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Monday will in the European stock market will look apocalyptic.

http://www.iht.com/articles/ap/2008/10/04/business/EU-German...
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Would you buy stock in a company called "Hypo Real Estate"?

Maybe it sounds better in German:

Hypo Real Estate Group
http://www.hyporealestate.com/index.php

Nope.

Peter
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Would you buy stock in a company called "Hypo Real Estate"?


It's from the German word "Hypothek" which refers to the German equivalent of a mortgage on a piece of land.
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AD It's from the German word "Hypothek" which refers to the German equivalent of a mortgage on a piece of land.

So it does sound better to German ears.

Has it been trendy to use English ("Real Estate") for German corporation names?

Peter
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Has it been trendy to use English ("Real Estate") for German corporation names?

Yes.
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Has it been trendy to use English ("Real Estate") for German corporation names?

Yes.


How unfortunate.


Meg (must rid herself of the idea that Europeans are less susceptible to "trendiness")
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<AD It's from the German word "Hypothek" which refers to the German equivalent of a mortgage on a piece of land.

So it does sound better to German ears>

In Spanish mortgage is hipoteca much like the German. I wonder if it comes from the same root as hypothetical. As in hypothetically speaking this loan might get paid back. ;-)

Miro
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Probably the same root as 'hypothecate', as in to put up collateral for a loan -- in this case the real estate itself.
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It's from the German word "Hypothek" which refers to the German equivalent of a mortgage on a piece of land.


So what does "hypoverein" mean?
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Could this also be the beginning of the end for the euro? What if some countries need $150-200B euro to save their banks while others need little to nothing to save their banks?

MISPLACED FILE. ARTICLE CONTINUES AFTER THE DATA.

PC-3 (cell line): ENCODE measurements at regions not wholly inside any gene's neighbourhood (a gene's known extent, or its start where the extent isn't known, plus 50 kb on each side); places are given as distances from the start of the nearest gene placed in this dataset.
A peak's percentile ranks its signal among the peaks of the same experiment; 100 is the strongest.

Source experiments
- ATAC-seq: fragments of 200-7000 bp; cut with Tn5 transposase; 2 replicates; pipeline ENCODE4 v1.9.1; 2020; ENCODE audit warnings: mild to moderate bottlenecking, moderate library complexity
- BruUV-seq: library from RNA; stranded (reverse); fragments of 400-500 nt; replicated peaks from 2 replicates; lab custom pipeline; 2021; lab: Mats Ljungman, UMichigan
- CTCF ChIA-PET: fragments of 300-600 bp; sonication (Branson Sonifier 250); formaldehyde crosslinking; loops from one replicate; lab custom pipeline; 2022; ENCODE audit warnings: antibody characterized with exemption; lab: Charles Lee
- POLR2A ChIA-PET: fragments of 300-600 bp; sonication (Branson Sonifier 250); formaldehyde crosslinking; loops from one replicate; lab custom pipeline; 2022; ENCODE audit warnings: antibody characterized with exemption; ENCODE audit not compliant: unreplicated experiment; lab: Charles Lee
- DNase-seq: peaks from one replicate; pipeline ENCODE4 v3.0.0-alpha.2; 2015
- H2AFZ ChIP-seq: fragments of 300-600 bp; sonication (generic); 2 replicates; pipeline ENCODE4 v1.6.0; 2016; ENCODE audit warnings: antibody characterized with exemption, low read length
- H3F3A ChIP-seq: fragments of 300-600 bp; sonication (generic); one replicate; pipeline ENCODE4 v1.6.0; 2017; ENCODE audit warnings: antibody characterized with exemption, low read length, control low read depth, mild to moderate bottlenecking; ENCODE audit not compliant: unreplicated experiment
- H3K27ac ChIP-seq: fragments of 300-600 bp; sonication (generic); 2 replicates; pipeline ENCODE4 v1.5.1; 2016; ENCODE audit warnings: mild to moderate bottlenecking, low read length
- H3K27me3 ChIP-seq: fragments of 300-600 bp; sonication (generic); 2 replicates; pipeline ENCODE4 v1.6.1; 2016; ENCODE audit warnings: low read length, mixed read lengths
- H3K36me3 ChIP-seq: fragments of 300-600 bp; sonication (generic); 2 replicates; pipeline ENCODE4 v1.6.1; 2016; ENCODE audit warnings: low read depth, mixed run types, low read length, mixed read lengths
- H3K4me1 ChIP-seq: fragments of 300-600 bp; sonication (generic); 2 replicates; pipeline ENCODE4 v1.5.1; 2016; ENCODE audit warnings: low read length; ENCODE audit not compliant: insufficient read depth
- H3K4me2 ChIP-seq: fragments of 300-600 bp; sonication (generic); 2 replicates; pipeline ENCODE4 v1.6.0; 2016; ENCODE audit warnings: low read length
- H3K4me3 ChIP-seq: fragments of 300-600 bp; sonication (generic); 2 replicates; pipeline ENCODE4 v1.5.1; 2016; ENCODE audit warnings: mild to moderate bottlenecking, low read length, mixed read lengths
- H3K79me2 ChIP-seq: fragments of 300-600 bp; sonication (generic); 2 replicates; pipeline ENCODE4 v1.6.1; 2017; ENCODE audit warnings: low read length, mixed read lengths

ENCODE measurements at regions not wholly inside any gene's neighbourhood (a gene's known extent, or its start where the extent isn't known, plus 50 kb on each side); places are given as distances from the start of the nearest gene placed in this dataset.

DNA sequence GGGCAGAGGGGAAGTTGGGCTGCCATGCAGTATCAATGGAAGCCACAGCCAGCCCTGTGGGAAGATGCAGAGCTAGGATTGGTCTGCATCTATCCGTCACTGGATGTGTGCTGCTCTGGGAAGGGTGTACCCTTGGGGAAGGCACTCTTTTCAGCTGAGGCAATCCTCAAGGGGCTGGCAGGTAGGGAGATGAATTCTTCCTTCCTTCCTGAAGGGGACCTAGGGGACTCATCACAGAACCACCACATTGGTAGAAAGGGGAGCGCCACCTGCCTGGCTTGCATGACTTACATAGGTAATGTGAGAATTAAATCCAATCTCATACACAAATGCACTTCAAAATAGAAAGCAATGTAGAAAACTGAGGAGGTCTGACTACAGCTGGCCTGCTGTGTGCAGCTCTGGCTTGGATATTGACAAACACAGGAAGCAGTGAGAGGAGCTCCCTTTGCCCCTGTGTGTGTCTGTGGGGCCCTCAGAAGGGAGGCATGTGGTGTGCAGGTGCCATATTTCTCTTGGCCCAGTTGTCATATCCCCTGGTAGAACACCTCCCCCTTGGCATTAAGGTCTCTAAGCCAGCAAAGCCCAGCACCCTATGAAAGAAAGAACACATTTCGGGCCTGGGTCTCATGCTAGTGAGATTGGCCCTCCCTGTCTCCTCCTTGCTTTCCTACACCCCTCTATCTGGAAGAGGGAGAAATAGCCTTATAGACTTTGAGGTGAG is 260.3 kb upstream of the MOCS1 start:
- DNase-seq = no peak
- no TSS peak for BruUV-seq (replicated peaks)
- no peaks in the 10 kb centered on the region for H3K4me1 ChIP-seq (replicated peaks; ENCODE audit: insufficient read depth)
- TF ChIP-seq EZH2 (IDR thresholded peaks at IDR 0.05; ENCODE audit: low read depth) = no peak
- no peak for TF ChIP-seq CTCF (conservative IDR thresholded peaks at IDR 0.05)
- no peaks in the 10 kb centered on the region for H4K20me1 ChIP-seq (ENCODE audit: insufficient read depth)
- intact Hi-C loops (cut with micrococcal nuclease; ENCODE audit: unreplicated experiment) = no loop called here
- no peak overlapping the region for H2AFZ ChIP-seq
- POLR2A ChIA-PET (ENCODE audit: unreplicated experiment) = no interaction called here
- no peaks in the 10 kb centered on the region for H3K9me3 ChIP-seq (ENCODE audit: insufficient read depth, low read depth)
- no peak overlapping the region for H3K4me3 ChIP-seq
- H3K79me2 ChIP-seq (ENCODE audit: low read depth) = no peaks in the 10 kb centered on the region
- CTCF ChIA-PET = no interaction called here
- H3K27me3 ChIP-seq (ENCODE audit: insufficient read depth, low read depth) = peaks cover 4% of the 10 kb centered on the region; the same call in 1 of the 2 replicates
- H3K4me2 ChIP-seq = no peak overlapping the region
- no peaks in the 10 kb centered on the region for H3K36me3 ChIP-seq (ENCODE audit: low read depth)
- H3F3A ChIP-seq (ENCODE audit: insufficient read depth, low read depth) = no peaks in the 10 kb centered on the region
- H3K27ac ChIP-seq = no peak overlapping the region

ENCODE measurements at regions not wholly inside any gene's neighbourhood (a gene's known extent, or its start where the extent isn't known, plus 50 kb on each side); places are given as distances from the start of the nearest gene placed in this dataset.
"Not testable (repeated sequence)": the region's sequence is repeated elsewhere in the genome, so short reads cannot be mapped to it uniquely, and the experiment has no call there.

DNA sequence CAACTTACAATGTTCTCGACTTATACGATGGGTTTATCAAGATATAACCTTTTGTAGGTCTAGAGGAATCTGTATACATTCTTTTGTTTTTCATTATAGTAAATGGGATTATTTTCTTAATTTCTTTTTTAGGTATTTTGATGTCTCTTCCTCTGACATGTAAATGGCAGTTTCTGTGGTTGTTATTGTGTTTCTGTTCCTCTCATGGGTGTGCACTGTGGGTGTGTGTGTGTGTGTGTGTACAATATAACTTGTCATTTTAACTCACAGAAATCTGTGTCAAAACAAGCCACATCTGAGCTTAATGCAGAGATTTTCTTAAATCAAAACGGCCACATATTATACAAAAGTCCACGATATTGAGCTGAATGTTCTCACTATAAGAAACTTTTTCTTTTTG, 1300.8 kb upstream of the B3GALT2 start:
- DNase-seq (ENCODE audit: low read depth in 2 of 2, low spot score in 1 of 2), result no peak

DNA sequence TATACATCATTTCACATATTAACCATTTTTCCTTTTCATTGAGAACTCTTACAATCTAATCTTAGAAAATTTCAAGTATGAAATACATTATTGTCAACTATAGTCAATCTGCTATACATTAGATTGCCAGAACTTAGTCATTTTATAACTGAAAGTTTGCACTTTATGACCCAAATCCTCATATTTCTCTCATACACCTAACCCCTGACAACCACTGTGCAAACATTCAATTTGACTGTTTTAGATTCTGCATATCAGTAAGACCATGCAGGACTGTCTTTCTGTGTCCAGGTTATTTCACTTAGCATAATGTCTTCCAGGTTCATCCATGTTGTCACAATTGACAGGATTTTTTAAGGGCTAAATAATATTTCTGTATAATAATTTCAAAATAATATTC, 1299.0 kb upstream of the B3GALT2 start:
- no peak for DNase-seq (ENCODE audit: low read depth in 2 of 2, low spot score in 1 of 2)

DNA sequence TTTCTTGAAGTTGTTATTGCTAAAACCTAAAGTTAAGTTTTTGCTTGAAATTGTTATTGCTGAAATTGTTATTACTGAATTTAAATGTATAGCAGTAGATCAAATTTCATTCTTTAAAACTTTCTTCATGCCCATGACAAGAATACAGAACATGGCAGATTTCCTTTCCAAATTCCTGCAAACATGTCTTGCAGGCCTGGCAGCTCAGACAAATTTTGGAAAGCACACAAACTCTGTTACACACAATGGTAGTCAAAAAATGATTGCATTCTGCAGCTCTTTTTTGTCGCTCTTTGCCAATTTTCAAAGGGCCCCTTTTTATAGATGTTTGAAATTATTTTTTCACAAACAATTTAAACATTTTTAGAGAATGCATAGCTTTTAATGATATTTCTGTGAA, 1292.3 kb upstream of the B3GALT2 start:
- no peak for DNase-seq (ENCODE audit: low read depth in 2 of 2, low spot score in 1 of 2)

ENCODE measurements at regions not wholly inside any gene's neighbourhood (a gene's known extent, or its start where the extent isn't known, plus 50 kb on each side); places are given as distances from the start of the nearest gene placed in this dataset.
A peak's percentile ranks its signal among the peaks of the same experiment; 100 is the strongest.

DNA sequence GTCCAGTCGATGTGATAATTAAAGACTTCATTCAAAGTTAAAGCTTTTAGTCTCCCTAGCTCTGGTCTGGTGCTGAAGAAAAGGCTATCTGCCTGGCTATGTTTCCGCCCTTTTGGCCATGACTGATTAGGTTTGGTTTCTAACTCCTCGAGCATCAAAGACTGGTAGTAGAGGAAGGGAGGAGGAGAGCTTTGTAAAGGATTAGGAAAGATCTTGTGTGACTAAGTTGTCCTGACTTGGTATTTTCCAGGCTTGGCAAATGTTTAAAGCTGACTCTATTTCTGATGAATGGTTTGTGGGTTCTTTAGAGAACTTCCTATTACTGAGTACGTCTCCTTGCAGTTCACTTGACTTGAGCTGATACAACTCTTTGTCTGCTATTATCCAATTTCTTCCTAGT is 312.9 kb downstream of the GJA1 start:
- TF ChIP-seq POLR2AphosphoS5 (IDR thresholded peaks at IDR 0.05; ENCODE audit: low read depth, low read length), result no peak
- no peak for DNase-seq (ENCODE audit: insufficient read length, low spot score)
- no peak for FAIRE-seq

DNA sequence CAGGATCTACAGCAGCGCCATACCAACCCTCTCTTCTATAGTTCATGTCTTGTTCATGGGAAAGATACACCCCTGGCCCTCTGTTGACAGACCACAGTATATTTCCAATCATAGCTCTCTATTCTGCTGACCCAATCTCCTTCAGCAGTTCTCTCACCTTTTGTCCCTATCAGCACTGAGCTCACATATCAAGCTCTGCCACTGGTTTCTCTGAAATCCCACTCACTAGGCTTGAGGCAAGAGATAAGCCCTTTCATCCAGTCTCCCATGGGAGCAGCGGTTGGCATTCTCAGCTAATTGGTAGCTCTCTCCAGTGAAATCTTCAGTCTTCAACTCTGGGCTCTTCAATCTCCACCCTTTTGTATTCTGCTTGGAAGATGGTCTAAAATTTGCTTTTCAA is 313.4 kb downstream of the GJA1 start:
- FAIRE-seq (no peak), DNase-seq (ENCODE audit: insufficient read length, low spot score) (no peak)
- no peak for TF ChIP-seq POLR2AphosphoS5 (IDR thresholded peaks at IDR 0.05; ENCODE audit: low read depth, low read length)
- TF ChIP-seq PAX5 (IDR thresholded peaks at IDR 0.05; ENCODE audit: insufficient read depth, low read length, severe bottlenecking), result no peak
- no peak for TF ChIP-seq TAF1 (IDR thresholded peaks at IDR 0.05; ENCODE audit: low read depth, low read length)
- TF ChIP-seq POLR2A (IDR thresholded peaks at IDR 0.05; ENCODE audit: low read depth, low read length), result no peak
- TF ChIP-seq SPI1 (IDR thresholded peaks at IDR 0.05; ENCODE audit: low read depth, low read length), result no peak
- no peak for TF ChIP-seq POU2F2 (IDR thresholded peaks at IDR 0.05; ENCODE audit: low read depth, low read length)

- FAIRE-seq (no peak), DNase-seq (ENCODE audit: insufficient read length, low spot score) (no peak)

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Yes. first the Irish, then the Greek, now Germany guarantee all bank deposits. It is the beginning of the end for them too.

The European Union, at least in its present shape, will fall apart, country by country. They forgot to write the treaties that could have prevented that. And now individual panicked governments, like the Irish, do crazy things, like guaranteeing all bank deposits, even though they could never pay.

Willem Buiter writes:
"The Irish guarantee is the most ‘in-your-face’ beggar-thy-neighbour provocation since medieval armies catapulted bubonic-plague-ridden corpses into the cities they were besieging."
Amen. The problem is that there are no other tools available; Europe never thought they’d be required. The first tool you need in a crisis is realism, knowing what you're up against. I see no such thing. What I see in Europe is a sense of entitlement that is way beyond any sort of proportion, and which risks pitting countries and individuals against each other instead of working together.


http://theautomaticearth.blogspot.com/2008/10/debt-rattle-oc...
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So what does "hypoverein" mean?


Hypovereinsbank

Means something like "mortgage club bank".
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OK AD...now what the "H" does that mean?

Means something like "mortgage club bank".


a real estate mortgage is not a "club" I want to belong too....;o)

KBM (simpleton)
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a real estate mortgage is not a "club" I want to belong too....;o)


I think the Vereinsbanken are something like credit unions. Not sure though.
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In Spanish mortgage is hipoteca much like the German. I wonder if it comes from the same root as hypothetical. As in hypothetically speaking this loan might get paid back. ;-)

Miro


All these hypo variants are friendlier than the roots of "mortgage."

Mortgage: In the word mortgage, the mort- is from the Latin word mori (via old french mort) for death and -gage is from the sense of that word meaning a pledge to forfeit something of value if a debt is not repaid. So mortgage is literally a death pledge.
http://www.seek2know.net/word.html

"Death Pledge"

Can't say we weren't warned.

Peter
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